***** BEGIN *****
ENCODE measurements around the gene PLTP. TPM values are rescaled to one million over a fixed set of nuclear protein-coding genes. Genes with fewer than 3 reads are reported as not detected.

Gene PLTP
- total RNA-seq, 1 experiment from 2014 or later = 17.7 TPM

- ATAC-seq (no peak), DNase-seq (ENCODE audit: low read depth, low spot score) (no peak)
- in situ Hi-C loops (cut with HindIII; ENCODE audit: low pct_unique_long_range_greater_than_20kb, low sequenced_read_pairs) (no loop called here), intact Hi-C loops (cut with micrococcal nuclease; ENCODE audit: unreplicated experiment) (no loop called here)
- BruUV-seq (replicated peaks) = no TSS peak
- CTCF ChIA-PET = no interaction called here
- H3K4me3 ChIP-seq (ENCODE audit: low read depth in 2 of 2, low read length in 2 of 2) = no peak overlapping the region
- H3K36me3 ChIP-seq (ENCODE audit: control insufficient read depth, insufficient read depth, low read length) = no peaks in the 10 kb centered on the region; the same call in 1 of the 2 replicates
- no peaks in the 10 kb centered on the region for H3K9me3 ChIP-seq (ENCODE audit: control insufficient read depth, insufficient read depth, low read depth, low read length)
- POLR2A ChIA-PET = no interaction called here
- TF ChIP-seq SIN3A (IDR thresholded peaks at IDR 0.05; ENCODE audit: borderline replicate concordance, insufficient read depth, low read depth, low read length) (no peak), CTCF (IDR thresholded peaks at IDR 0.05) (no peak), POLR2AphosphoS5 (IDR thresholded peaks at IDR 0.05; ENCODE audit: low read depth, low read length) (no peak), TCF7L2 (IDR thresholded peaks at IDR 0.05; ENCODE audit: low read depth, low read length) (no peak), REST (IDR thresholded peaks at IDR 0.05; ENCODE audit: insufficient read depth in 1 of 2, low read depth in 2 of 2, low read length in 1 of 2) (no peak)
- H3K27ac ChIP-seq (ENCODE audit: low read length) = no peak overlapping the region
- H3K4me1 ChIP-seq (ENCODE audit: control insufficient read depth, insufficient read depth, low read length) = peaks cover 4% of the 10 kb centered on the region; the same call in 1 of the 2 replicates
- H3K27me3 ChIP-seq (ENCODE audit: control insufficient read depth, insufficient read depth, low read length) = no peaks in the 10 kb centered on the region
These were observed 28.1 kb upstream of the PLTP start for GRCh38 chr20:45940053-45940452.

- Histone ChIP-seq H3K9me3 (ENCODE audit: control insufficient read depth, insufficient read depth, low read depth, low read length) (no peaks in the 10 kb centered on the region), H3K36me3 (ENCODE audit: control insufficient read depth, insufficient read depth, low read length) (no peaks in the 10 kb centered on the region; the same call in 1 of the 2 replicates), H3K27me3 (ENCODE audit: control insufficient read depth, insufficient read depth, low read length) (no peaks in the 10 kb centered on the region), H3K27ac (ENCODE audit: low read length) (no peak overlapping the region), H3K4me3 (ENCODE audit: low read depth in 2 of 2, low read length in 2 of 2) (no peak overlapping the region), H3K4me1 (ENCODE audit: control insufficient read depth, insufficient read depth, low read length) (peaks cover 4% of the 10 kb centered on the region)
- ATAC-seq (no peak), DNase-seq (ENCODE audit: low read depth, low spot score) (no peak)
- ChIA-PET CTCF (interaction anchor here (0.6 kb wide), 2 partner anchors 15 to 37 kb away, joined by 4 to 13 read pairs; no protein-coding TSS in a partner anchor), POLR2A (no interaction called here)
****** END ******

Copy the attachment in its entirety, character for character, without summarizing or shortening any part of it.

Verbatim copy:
ENCODE measurements around the gene PLTP. TPM values are rescaled to one million over a fixed set of nuclear protein-coding genes. Genes with fewer than 3 reads are reported as not detected.

Gene PLTP
- total RNA-seq, 1 experiment from 2014 or later = 17.7 TPM

- ATAC-seq (no peak), DNase-seq (ENCODE audit: low read depth, low spot score) (no peak)
- in situ Hi-C loops (cut with HindIII; ENCODE audit: low pct_unique_long_range_greater_than_20kb, low sequenced_read_pairs) (no loop called here), intact Hi-C loops (cut with micrococcal nuclease; ENCODE audit: unreplicated experiment) (no loop called here)
- BruUV-seq (replicated peaks) = no TSS peak
- CTCF ChIA-PET = no interaction called here
- H3K4me3 ChIP-seq (ENCODE audit: low read depth in 2 of 2, low read length in 2 of 2) = no peak overlapping the region
- H3K36me3 ChIP-seq (ENCODE audit: control insufficient read depth, insufficient read depth, low read length) = no peaks in the 10 kb centered on the region; the same call in 1 of the 2 replicates
- no peaks in the 10 kb centered on the region for H3K9me3 ChIP-seq (ENCODE audit: control insufficient read depth, insufficient read depth, low read depth, low read length)
- POLR2A ChIA-PET = no interaction called here
- TF ChIP-seq SIN3A (IDR thresholded peaks at IDR 0.05; ENCODE audit: borderline replicate concordance, insufficient read depth, low read depth, low read length) (no peak), CTCF (IDR thresholded peaks at IDR 0.05) (no peak), POLR2AphosphoS5 (IDR thresholded peaks at IDR 0.05; ENCODE audit: low read depth, low read length) (no peak), TCF7L2 (IDR thresholded peaks at IDR 0.05; ENCODE audit: low read depth, low read length) (no peak), REST (IDR thresholded peaks at IDR 0.05; ENCODE audit: insufficient read depth in 1 of 2, low read depth in 2 of 2, low read length in 1 of 2) (no peak)
- H3K27ac ChIP-seq (ENCODE audit: low read length) = no peak overlapping the region
- H3K4me1 ChIP-seq (ENCODE audit: control insufficient read depth, insufficient read depth, low read length) = peaks cover 4% of the 10 kb centered on the region; the same call in 1 of the 2 replicates
- H3K27me3 ChIP-seq (ENCODE audit: control insufficient read depth, insufficient read depth, low read length) = no peaks in the 10 kb centered on the region
These were observed 28.1 kb upstream of the PLTP start for GRCh38 chr20:45940053-45940452.

- Histone ChIP-seq H3K9me3 (ENCODE audit: control insufficient read depth, insufficient read depth, low read depth, low read length) (no peaks in the 10 kb centered on the region), H3K36me3 (ENCODE audit: control insufficient read depth, insufficient read depth, low read length) (no peaks in the 10 kb centered on the region; the same call in 1 of the 2 replicates), H3K27me3 (ENCODE audit: control insufficient read depth, insufficient read depth, low read length) (no peaks in the 10 kb centered on the region), H3K27ac (ENCODE audit: low read length) (no peak overlapping the region), H3K4me3 (ENCODE audit: low read depth in 2 of 2, low read length in 2 of 2) (no peak overlapping the region), H3K4me1 (ENCODE audit: control insufficient read depth, insufficient read depth, low read length) (peaks cover 4% of the 10 kb centered on the region)
- ATAC-seq (no peak), DNase-seq (ENCODE audit: low read depth, low spot score) (no peak)
- ChIA-PET CTCF (interaction anchor here (0.6 kb wide), 2 partner anchors 15 to 37 kb away, joined by 4 to 13 read pairs; no protein-coding TSS in a partner anchor), POLR2A (no interaction called here)